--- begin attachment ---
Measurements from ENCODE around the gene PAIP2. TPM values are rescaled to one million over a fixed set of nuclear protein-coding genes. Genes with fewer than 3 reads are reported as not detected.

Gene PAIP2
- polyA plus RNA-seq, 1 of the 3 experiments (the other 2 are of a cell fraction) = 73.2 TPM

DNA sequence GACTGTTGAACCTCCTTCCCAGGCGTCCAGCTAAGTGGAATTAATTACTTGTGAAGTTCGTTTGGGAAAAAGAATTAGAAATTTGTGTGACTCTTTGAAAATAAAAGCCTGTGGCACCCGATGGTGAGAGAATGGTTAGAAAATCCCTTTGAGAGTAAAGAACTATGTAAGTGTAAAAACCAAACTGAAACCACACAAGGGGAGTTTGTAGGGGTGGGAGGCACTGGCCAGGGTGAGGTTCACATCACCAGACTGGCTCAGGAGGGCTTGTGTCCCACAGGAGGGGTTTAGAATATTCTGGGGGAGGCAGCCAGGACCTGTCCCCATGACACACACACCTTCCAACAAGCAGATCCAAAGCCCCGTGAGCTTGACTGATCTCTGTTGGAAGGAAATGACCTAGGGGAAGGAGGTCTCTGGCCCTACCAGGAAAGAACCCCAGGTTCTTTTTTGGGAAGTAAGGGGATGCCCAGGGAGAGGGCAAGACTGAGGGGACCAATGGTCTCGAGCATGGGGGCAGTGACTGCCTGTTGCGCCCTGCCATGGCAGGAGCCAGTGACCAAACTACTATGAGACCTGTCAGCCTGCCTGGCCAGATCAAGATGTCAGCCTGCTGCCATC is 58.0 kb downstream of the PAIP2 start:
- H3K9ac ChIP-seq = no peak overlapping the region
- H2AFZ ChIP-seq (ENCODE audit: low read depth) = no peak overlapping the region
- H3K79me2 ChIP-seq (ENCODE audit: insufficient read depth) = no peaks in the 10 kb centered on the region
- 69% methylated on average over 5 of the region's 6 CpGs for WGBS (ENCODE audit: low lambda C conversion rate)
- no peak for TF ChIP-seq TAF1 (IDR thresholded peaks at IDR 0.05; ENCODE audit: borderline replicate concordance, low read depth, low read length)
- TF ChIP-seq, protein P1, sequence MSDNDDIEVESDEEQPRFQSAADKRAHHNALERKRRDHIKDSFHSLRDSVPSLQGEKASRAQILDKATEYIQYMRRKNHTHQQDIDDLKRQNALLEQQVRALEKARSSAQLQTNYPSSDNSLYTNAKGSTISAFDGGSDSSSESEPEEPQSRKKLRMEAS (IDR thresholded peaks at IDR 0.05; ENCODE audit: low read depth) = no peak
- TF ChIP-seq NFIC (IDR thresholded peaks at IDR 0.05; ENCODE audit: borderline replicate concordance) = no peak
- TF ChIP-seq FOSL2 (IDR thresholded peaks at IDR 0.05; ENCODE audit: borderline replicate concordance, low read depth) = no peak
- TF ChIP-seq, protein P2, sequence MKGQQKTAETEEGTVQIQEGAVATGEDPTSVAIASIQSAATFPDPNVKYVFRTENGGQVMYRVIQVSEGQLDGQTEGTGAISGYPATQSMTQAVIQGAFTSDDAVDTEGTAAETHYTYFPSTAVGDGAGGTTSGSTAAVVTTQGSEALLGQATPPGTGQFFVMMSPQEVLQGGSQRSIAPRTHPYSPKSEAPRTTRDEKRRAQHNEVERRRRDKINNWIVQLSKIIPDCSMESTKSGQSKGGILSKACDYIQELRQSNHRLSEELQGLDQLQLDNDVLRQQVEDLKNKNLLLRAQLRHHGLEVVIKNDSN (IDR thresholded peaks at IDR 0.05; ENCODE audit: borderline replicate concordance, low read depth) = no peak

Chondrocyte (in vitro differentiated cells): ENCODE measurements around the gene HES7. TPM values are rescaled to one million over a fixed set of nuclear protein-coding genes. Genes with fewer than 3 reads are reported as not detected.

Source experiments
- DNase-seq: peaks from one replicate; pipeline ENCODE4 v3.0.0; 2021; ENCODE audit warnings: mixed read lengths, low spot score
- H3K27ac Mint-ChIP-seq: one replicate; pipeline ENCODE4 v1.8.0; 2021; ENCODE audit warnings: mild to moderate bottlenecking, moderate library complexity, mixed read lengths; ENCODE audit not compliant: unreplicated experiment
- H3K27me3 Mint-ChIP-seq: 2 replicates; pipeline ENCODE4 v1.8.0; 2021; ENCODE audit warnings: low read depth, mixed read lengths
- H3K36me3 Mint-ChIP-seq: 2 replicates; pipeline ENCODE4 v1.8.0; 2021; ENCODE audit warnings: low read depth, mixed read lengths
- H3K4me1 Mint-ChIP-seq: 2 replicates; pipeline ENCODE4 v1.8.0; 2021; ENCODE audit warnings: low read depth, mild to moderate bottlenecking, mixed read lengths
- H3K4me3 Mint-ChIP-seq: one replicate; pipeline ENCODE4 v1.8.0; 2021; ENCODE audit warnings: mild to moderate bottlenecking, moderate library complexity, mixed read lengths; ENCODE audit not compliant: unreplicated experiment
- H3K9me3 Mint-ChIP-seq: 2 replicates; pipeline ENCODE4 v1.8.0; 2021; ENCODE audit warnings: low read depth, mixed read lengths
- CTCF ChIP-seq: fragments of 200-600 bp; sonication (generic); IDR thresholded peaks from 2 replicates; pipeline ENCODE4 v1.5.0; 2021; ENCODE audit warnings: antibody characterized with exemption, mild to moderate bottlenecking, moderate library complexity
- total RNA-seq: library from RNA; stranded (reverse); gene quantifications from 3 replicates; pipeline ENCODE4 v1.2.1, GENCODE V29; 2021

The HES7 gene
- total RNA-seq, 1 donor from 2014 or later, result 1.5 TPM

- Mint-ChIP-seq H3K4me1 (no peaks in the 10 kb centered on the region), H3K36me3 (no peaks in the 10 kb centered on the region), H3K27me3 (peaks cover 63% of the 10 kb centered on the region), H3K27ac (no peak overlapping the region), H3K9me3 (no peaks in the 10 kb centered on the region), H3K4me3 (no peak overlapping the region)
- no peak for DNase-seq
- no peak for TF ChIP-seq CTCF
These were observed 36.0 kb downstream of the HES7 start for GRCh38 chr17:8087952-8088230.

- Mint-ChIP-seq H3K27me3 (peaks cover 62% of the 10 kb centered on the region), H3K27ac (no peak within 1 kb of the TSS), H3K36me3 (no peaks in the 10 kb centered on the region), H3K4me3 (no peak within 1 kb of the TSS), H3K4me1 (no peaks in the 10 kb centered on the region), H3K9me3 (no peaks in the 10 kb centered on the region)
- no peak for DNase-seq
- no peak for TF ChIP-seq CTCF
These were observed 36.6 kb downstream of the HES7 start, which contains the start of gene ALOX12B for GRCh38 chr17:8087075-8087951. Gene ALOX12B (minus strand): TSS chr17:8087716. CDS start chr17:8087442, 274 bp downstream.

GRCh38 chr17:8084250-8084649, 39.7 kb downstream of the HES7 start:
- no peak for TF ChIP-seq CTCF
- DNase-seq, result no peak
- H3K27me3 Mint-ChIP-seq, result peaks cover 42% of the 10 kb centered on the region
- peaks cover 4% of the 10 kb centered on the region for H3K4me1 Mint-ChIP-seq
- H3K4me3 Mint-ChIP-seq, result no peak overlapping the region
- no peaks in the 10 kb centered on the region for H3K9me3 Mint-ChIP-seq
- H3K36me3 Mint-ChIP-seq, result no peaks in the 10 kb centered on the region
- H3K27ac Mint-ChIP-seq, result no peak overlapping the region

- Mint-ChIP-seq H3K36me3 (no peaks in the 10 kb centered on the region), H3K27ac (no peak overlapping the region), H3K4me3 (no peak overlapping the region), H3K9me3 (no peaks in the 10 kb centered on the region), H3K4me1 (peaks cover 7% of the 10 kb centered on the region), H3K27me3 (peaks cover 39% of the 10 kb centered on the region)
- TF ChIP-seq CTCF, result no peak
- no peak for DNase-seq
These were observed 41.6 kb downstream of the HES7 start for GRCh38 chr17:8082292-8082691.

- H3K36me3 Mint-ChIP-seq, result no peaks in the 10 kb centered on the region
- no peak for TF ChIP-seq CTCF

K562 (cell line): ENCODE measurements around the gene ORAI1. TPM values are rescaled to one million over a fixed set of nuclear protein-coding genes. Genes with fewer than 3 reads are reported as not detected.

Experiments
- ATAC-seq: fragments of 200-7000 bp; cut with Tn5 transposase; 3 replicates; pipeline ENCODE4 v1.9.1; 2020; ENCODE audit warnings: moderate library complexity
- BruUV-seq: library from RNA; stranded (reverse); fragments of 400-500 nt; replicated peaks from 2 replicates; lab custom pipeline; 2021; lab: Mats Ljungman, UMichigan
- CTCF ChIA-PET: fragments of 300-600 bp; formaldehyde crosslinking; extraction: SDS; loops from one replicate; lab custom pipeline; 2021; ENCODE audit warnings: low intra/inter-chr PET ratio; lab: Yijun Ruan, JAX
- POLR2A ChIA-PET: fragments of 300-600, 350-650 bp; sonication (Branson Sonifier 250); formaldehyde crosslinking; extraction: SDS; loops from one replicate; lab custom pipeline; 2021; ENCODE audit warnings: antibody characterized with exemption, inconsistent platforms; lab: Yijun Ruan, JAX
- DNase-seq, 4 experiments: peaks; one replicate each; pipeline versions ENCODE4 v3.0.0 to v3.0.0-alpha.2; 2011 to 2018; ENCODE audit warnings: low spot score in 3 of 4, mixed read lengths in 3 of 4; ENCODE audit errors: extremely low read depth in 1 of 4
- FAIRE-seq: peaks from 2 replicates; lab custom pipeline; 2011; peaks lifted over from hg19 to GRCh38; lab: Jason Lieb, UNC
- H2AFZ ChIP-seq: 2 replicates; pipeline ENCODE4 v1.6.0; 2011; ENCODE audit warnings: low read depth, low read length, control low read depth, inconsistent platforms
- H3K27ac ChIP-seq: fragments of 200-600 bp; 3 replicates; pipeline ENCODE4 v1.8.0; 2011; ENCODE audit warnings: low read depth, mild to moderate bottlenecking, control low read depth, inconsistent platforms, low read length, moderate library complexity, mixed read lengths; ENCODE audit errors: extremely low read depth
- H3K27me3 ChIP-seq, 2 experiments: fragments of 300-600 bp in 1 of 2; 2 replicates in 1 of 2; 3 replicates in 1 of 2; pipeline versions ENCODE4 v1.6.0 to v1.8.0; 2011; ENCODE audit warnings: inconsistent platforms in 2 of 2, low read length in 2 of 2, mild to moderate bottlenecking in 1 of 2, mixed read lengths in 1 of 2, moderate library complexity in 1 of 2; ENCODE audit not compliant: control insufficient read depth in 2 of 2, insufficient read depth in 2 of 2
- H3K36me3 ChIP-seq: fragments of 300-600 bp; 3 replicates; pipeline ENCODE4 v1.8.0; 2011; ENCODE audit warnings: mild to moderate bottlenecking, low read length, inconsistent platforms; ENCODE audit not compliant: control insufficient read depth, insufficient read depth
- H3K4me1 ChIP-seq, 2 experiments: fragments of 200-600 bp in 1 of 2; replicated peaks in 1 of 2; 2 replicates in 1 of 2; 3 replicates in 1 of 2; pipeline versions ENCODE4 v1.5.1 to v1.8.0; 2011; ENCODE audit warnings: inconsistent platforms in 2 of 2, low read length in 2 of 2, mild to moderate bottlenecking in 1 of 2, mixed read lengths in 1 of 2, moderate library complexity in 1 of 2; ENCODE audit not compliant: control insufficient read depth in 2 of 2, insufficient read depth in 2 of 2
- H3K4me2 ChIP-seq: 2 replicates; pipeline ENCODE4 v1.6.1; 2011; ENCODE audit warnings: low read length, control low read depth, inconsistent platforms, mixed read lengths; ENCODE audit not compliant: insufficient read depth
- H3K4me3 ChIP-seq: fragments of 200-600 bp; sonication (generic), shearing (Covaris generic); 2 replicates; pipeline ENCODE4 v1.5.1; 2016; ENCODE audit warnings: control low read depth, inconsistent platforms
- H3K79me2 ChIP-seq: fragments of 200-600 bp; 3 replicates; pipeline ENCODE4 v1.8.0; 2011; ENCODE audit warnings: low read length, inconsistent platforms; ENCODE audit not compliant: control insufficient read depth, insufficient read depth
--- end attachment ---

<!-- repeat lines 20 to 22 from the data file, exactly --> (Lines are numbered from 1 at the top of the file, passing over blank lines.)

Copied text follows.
- H3K4me1 Mint-ChIP-seq: 2 replicates; pipeline ENCODE4 v1.8.0; 2021; ENCODE audit warnings: low read depth, mild to moderate bottlenecking, mixed read lengths
- H3K4me3 Mint-ChIP-seq: one replicate; pipeline ENCODE4 v1.8.0; 2021; ENCODE audit warnings: mild to moderate bottlenecking, moderate library complexity, mixed read lengths; ENCODE audit not compliant: unreplicated experiment
- H3K9me3 Mint-ChIP-seq: 2 replicates; pipeline ENCODE4 v1.8.0; 2021; ENCODE audit warnings: low read depth, mixed read lengths